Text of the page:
The Ofsted Annual Report 2022, published on Tuesday, has highlighted the extent to which education and children’s social care have recovered since the pandemic.
The report starts from September 2021 and ends at August 2022.
When it began, education and social care providers were still dealing with the pandemic’s very recent aftermath.
As it closed, the energy crisis and cost of living pressures increased, making it harder for the education and social care sectors.
The report highlights a number of issues in education and care that are either created or exacerbated by workforce and resourcing challenges, and which are compounding problems left over from the pandemic.
Children are bearing the brunt of these issues, as staff shortages create problems that can affect their quality of education and care.
Read the report here.
A spokesperson for the Department for Education said: “We know the pandemic has impacted children’s learning and social care, and we are incredibly grateful for the resilience and hard work of teachers, head teachers, social workers and other staff.
“We have put in place a wide range of support, including investing £5 billion in education recovery, with over two million tutoring courses now started, and are boosting school budgets to their highest ever level in real terms by 24/25.
“To help ease the pressure on children’s services, we have trained thousands of new social workers, and are providing councils with £4.8 billion in new grant funding over the spending review period to 2025, to help maintain vital frontline services, including children’s social care and children’s homes.”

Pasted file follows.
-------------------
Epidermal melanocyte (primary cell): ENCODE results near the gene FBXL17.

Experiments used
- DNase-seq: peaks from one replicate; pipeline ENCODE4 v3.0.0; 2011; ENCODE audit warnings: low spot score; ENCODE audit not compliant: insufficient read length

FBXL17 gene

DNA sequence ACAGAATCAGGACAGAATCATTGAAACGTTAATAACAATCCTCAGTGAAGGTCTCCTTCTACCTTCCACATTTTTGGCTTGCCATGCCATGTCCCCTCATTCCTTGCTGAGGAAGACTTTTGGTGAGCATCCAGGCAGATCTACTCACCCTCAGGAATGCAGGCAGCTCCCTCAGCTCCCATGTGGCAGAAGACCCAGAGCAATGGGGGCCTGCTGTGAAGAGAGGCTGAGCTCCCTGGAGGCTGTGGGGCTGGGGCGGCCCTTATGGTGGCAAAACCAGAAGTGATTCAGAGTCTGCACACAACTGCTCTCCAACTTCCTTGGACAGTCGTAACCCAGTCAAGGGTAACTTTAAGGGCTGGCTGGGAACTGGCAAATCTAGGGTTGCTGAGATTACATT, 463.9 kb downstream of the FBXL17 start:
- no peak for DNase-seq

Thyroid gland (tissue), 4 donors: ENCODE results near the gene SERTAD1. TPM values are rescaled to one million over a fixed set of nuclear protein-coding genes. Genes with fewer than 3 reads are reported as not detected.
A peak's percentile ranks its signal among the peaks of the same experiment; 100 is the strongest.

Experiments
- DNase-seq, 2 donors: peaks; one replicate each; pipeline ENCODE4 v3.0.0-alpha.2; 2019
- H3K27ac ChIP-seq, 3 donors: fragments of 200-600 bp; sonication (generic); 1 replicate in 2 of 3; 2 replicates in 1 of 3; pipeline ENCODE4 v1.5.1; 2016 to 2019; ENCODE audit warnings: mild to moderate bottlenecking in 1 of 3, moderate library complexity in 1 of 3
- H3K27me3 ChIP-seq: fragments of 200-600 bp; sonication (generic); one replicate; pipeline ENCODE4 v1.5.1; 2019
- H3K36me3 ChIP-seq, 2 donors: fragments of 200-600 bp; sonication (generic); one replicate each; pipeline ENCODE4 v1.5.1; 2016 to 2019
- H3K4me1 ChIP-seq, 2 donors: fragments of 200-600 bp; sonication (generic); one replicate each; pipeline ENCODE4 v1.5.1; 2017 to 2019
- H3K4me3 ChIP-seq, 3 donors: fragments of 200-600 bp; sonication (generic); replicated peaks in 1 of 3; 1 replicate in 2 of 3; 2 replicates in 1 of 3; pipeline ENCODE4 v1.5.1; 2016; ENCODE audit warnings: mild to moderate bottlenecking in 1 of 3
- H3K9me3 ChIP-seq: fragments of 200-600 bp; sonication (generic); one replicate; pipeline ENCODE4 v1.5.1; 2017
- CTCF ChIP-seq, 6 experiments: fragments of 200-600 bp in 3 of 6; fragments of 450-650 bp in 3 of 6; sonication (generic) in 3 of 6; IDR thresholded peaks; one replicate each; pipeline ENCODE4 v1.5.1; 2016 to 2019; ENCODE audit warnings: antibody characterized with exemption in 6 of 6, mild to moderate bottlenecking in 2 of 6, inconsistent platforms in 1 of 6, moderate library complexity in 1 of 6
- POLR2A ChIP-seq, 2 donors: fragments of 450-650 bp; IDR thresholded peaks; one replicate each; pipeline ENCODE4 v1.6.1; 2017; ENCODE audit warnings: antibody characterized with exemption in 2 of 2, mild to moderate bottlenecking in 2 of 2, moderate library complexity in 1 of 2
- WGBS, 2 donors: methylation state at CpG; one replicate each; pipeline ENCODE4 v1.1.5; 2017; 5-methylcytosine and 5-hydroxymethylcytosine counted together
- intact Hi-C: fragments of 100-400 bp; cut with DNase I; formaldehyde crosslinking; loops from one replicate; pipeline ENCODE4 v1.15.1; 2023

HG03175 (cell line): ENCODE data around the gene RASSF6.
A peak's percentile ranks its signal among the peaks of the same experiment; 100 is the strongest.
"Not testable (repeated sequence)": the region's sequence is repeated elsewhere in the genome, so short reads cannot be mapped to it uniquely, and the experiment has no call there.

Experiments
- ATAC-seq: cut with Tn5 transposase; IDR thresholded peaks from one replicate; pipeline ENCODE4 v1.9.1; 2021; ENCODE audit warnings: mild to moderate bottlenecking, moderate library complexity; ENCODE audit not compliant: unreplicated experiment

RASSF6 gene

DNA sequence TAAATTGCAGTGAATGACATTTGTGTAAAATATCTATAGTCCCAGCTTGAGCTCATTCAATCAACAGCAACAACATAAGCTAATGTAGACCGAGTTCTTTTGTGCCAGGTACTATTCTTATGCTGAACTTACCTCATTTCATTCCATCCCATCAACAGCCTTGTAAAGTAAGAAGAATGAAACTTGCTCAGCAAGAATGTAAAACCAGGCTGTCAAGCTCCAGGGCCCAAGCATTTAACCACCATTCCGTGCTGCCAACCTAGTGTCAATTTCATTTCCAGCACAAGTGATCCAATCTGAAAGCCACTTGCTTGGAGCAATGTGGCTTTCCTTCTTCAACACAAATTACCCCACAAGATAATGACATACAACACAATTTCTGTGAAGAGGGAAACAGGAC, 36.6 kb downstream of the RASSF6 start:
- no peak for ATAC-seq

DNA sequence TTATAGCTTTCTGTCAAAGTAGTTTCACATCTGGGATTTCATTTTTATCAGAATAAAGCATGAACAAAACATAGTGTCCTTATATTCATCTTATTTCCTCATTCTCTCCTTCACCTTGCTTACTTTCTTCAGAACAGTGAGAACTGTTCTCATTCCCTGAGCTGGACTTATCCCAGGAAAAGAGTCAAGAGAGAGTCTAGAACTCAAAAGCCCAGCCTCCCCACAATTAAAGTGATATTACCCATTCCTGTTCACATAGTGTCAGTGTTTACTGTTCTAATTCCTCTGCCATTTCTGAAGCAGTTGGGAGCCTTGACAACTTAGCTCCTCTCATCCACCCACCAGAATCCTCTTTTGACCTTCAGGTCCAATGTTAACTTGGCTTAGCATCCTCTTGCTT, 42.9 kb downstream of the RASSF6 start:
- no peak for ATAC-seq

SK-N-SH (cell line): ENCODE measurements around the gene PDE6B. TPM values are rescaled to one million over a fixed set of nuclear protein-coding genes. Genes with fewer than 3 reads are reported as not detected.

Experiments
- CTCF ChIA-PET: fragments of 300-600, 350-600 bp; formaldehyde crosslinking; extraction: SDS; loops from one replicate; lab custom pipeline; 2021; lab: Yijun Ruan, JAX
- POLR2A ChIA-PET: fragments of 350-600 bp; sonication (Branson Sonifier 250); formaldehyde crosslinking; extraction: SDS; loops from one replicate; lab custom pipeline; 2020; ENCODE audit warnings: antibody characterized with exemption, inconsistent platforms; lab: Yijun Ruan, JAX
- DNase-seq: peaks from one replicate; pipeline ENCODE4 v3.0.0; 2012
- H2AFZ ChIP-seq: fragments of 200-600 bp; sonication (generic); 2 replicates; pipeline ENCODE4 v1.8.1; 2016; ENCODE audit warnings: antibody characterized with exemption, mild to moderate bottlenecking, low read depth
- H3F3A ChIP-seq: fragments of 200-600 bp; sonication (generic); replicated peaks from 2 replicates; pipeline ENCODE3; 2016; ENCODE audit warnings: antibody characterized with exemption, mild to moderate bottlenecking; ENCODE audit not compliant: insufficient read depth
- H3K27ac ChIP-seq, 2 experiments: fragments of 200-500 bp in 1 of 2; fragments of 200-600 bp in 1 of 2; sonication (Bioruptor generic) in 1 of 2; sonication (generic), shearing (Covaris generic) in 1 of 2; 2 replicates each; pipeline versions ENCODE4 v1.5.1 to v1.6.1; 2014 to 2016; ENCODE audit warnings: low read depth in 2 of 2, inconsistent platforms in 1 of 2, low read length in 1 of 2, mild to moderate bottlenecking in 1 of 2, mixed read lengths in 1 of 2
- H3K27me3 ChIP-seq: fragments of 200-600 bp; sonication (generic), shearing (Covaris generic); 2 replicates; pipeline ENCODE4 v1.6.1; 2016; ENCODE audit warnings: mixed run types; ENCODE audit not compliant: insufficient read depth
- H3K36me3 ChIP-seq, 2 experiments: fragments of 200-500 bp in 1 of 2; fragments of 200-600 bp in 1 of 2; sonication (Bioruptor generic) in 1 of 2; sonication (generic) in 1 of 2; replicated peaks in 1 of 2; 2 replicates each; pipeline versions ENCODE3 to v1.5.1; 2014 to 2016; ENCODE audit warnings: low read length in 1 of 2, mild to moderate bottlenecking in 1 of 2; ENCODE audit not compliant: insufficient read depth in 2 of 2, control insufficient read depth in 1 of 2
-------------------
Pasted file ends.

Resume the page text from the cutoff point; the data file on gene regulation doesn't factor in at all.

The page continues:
Responding to the report, The Children’s Society’s head of policy and research, Sarah Wayman, said: “Children and young people are paying the price for the Government’s failure to invest in vital services and the workforce they rely on, and to plan for the long-term.
“While the pandemic, and now soaring inflation have been enormous new challenges, cuts to government funding for councils, a shortage of care placements and over-stretched mental health services are long-standing issues.
“Years of cuts to early support services for children of all ages and their families mean problems are escalating to crisis point, jeopardising the safety, wellbeing and education of young people and making it more likely social care will need to intervene.
“Urgent investment is needed in these services and we need to see better coordination between our education, social care and mental health systems so children receive consistent support.
“We want easy-access hubs in every community where young people can get help with their wellbeing and the Government needs to speed up its roll-out of mental health support teams to all schools.
“The children’s social care review offers an important blueprint for reform, but political will and funding is now needed from the Government to ensure all children and families get the support they deserve.”